Spring 2011

Robotics: Science and Systems I

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6.141/16.405J - RSS Grand Challenge


Robots today have been used successfully in many domains, from exploring Mars and finding evidence of water, to mapping the health of Coral Reefs, to assisting long-distance drivers, and assembling cars. In our course we will pursue a grand challenge approach to robotics and create new robot bodies and brains. We are motivated by tasks at the frontier of today's robotic capabilities. We will develop solutions for these tasks that are grounded in state-of-the-art algorithms and systems science for robots. We will implement these solutions and test them using a challenge format.

Our robots will employ some of the most advanced techniques for perception, navigation, and manipulation to cope with unknown environments, negotiating intricate paths, adapting their next move to obstacles, finding useful objects in the environment, and using them to build a structure. This work will provide our students with the foundations for creating computer systems that interact with the physical world, leading the way from PCs to PRs (personal robots).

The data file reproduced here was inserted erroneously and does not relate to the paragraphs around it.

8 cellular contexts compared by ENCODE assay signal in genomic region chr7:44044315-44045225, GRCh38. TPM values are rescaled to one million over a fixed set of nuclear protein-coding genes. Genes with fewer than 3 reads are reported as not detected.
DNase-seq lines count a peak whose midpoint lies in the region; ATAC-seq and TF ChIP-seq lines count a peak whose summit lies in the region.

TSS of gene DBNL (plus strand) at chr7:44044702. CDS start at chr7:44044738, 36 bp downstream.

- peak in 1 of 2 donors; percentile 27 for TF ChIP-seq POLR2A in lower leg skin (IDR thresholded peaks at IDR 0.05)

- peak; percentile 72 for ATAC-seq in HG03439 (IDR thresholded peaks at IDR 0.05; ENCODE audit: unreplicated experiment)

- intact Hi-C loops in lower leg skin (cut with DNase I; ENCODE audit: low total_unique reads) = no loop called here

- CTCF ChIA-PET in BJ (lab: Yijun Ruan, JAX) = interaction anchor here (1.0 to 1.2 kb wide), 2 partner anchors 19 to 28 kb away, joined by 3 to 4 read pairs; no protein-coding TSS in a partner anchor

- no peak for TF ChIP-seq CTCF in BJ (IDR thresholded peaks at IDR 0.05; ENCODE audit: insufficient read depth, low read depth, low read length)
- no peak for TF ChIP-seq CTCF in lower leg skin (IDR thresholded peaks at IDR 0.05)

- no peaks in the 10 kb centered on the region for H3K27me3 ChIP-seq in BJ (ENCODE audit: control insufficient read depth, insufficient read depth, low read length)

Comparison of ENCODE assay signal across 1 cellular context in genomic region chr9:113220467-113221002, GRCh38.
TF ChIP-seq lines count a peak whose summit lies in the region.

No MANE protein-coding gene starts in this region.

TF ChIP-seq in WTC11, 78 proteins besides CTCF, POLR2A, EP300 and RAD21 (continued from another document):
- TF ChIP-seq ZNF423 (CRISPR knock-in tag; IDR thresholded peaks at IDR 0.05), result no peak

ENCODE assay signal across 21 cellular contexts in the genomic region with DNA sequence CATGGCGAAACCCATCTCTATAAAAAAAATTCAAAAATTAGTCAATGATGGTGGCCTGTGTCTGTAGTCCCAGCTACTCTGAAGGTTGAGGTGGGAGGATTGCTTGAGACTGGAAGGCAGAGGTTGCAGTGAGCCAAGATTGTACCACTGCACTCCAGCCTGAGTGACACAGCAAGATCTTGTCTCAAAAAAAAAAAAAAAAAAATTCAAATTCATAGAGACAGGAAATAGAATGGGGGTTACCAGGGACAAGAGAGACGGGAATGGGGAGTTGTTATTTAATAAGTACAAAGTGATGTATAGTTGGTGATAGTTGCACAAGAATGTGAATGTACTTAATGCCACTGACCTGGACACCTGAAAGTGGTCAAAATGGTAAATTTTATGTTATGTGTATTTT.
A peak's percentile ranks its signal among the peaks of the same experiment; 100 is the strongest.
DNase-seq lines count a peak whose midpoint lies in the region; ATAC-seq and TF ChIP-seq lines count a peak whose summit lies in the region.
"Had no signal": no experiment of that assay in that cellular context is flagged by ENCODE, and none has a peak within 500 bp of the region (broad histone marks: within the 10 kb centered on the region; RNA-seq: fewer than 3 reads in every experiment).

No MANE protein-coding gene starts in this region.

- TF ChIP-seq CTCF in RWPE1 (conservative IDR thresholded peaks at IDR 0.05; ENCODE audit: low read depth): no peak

The grand challenge for this course is Build a Shelter on Mars. Imagine a robot delivered via parachute into a remote and unknown environment such as the surface of Mars, and given a crude prior map of the local terrain. Imagine further that construction materials, in the form of distinctively colored blocks, have been similarly delivered and are scattered around the landscape; some have ended up where intended (i.e., in known locations), whereas others have ended up in unknown locations or may have been lost or destroyed.

We wish to design and implement a robot that can move about its new domain, collect blocks, bring them (together or one at a time) to some autonomously-determined collection/construction point, and assemble them into a primitive shelter. The shelter may range from a simple low wall, to a multi-level (stacked) wall, to an "L" or "V" shape, to a room-like structure.

The elements needed to solve Building a Shelter on Mars enable other robot applications, ranging from autonomous navigation with dynamic obstacles, searching and rescuing victims at a disaster area, tidying up a room, clearing the dishes in a cafeteria, delivering packages in an office environment, and fetching a glass from the kitchen.

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